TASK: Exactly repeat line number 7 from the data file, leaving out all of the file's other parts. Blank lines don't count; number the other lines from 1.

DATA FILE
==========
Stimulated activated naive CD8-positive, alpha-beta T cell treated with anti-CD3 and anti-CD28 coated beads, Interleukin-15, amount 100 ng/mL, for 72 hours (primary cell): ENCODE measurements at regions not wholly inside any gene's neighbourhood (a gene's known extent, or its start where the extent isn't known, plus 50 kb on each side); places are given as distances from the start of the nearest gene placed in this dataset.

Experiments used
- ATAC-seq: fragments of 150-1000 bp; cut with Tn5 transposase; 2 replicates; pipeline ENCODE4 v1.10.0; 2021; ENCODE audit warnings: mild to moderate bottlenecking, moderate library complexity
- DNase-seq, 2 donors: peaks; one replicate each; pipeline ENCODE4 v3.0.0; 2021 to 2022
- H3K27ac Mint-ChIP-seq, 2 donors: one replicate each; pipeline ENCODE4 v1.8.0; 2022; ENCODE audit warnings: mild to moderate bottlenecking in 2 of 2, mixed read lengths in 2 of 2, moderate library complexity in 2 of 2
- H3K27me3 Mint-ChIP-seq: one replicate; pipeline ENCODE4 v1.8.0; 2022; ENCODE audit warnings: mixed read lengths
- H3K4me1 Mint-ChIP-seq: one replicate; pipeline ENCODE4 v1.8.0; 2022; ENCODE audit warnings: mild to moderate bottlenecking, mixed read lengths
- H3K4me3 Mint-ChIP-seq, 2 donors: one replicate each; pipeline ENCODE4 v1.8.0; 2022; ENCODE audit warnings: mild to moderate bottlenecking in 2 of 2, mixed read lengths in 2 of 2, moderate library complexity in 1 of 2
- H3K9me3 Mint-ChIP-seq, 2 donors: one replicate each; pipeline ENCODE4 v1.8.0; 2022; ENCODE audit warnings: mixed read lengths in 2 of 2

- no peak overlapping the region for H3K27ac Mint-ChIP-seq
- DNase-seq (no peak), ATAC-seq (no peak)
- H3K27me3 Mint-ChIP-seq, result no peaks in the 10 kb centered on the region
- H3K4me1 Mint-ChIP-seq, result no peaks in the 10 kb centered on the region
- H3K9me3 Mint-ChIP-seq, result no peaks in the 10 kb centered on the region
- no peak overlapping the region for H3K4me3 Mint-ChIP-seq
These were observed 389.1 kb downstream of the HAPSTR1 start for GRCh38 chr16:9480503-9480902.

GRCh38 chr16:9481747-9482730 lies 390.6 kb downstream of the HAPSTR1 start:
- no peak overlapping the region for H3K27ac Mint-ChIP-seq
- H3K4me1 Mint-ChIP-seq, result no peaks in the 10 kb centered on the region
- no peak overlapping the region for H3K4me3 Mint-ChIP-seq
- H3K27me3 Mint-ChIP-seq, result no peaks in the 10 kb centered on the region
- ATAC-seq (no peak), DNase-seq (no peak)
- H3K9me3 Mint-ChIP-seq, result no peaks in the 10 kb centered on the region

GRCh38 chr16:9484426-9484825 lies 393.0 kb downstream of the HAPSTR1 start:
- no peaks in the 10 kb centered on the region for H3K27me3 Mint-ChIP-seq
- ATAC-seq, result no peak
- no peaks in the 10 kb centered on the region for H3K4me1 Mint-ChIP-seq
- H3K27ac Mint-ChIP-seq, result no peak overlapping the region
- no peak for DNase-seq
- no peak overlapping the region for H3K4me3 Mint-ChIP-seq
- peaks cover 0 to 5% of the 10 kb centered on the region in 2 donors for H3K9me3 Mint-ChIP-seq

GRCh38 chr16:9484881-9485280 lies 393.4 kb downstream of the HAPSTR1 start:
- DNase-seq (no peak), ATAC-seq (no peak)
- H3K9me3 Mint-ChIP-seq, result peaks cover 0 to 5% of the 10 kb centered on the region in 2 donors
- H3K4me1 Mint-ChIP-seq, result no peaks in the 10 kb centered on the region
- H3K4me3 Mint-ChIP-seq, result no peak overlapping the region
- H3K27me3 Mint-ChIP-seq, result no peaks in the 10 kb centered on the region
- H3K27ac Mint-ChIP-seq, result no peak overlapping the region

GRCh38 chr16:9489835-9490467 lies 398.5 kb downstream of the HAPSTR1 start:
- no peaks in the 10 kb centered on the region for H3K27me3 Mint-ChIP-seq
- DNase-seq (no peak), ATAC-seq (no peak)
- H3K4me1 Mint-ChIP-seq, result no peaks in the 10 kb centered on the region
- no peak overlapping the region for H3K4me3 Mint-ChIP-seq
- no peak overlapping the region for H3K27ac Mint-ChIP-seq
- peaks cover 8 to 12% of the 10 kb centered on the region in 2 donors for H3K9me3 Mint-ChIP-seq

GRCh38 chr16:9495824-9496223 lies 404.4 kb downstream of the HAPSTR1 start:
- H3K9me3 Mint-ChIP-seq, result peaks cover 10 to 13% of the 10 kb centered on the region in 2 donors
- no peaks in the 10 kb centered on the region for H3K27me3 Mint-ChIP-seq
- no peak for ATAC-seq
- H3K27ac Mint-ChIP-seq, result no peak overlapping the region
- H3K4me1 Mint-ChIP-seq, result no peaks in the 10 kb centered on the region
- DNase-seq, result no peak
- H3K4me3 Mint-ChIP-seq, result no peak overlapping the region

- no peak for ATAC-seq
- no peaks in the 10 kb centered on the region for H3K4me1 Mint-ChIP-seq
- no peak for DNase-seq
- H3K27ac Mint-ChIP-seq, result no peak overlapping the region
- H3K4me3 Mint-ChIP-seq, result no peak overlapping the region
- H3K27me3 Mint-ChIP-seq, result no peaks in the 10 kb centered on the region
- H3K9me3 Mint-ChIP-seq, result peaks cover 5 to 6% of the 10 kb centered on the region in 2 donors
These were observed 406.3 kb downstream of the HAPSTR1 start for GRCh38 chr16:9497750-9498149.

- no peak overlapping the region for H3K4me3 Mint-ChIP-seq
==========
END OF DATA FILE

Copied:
- H3K4me1 Mint-ChIP-seq: one replicate; pipeline ENCODE4 v1.8.0; 2022; ENCODE audit warnings: mild to moderate bottlenecking, mixed read lengths